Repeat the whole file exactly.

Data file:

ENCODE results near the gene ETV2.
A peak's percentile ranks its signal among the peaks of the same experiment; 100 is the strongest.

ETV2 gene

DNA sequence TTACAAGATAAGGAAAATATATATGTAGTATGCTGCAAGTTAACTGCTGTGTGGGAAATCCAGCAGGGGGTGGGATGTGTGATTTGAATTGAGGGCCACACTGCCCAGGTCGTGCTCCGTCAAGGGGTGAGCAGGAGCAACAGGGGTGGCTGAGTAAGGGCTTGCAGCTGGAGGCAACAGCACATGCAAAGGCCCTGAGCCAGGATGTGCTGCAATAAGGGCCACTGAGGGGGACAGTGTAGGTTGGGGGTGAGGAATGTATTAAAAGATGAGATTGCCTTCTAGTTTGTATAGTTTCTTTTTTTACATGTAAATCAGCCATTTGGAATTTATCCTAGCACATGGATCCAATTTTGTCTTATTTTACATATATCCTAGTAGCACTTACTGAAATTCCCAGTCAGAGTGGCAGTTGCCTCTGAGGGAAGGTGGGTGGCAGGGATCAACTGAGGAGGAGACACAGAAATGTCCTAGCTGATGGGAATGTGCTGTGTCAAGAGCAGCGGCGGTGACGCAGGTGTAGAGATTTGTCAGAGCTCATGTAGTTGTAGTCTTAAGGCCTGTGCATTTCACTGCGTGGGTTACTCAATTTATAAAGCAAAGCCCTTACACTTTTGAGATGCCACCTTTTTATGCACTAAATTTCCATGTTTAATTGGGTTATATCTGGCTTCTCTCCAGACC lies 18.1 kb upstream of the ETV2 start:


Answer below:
ENCODE results near the gene ETV2.
A peak's percentile ranks its signal among the peaks of the same experiment; 100 is the strongest.

ETV2 gene

DNA sequence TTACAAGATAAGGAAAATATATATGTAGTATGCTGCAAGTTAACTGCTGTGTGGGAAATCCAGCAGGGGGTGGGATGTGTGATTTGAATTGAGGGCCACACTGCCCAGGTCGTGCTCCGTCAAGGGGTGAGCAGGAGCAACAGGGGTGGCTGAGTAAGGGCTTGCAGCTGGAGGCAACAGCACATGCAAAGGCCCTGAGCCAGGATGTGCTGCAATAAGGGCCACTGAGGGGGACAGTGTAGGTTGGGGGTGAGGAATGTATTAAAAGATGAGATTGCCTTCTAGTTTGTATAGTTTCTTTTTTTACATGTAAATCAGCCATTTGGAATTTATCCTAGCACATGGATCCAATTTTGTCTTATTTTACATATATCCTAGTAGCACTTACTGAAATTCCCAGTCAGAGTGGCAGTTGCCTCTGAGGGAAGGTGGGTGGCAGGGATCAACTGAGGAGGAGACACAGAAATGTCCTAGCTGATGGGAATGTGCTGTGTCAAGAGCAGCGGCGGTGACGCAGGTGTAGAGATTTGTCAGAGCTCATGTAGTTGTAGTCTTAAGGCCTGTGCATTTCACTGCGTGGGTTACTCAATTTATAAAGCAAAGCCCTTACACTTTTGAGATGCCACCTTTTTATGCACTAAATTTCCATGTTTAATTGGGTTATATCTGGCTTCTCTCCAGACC lies 18.1 kb upstream of the ETV2 start: